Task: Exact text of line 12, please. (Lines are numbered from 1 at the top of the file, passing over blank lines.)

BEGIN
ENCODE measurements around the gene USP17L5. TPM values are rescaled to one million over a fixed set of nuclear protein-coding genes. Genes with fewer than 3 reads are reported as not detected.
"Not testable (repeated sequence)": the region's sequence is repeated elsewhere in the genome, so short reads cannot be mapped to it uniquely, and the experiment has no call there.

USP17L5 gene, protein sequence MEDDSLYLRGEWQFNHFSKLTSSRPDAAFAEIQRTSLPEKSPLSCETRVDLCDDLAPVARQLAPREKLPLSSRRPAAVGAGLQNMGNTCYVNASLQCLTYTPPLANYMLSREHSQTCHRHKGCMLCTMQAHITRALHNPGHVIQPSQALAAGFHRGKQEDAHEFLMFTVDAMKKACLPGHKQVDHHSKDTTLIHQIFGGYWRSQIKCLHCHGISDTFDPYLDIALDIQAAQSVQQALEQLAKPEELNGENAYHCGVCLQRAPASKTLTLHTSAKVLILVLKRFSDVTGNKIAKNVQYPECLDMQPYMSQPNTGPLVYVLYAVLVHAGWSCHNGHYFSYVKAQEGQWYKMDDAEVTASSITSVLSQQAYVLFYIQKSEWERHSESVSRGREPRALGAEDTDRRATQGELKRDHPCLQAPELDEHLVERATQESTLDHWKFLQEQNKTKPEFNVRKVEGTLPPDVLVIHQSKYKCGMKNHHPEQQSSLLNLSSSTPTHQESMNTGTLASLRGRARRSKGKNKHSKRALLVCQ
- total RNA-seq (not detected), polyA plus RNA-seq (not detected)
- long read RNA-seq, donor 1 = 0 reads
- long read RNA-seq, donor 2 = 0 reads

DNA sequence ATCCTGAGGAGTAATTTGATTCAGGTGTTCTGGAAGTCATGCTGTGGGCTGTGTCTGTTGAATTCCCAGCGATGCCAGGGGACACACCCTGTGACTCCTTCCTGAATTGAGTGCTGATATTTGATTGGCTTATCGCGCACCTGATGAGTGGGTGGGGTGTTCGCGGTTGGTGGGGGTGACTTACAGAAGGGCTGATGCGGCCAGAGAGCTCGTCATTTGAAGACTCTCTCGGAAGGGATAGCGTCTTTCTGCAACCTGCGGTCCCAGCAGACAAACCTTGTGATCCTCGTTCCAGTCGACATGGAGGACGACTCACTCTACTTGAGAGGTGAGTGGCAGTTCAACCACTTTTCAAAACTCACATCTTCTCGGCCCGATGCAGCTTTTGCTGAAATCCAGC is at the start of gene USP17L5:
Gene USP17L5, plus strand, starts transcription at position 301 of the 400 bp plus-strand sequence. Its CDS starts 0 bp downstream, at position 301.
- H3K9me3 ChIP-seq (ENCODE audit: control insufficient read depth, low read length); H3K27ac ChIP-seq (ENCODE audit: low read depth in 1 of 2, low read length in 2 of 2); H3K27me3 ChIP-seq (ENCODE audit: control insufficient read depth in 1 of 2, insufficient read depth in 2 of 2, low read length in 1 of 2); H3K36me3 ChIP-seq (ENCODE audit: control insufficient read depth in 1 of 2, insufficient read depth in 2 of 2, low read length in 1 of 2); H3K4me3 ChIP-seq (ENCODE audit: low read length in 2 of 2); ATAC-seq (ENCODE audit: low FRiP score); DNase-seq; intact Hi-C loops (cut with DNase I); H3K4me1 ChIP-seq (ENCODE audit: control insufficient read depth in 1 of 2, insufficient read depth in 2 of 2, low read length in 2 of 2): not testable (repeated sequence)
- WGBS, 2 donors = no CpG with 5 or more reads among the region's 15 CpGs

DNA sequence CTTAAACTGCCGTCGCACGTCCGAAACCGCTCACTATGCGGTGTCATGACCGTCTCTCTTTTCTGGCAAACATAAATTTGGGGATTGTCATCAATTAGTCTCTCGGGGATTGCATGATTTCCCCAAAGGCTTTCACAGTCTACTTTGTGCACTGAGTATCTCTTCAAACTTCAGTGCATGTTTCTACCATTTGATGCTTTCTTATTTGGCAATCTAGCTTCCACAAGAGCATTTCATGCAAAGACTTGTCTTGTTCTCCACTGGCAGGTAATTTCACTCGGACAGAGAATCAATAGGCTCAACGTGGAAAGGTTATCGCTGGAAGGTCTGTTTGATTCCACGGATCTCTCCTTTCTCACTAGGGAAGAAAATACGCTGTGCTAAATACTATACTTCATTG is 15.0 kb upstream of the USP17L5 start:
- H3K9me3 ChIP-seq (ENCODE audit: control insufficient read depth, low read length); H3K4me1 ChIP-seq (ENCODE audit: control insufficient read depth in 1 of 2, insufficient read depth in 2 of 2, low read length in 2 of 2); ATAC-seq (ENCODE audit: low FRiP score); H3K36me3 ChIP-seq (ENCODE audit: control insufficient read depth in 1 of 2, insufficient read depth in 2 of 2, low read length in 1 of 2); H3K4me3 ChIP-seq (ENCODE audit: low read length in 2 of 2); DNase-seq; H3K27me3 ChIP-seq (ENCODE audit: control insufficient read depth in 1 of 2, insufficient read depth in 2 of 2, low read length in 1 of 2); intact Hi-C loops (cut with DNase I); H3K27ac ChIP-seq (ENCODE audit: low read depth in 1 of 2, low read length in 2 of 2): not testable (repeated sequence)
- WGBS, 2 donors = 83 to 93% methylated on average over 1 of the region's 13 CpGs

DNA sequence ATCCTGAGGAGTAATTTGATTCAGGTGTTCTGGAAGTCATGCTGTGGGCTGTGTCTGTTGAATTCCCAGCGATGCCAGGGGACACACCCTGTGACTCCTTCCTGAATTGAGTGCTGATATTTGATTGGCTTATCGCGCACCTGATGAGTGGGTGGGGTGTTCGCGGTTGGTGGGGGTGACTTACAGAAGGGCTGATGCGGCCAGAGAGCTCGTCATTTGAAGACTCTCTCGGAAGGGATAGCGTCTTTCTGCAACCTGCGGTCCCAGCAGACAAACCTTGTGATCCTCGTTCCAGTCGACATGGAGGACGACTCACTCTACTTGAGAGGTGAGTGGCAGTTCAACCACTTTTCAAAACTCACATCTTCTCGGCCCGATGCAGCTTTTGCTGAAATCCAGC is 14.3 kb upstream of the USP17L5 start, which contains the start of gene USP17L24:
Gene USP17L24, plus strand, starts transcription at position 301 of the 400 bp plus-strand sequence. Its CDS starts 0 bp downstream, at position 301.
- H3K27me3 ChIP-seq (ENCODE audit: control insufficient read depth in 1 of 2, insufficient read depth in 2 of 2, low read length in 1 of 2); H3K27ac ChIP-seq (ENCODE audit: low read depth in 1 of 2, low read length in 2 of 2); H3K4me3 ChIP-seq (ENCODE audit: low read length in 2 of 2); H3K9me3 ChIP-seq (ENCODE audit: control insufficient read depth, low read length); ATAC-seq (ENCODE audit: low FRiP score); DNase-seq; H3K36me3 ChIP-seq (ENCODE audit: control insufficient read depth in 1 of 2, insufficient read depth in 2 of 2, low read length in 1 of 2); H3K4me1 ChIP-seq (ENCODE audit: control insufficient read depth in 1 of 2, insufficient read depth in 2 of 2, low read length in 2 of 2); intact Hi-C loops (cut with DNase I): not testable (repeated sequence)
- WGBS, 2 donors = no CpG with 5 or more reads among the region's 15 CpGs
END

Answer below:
- H3K9me3 ChIP-seq (ENCODE audit: control insufficient read depth, low read length); H3K4me1 ChIP-seq (ENCODE audit: control insufficient read depth in 1 of 2, insufficient read depth in 2 of 2, low read length in 2 of 2); ATAC-seq (ENCODE audit: low FRiP score); H3K36me3 ChIP-seq (ENCODE audit: control insufficient read depth in 1 of 2, insufficient read depth in 2 of 2, low read length in 1 of 2); H3K4me3 ChIP-seq (ENCODE audit: low read length in 2 of 2); DNase-seq; H3K27me3 ChIP-seq (ENCODE audit: control insufficient read depth in 1 of 2, insufficient read depth in 2 of 2, low read length in 1 of 2); intact Hi-C loops (cut with DNase I); H3K27ac ChIP-seq (ENCODE audit: low read depth in 1 of 2, low read length in 2 of 2): not testable (repeated sequence)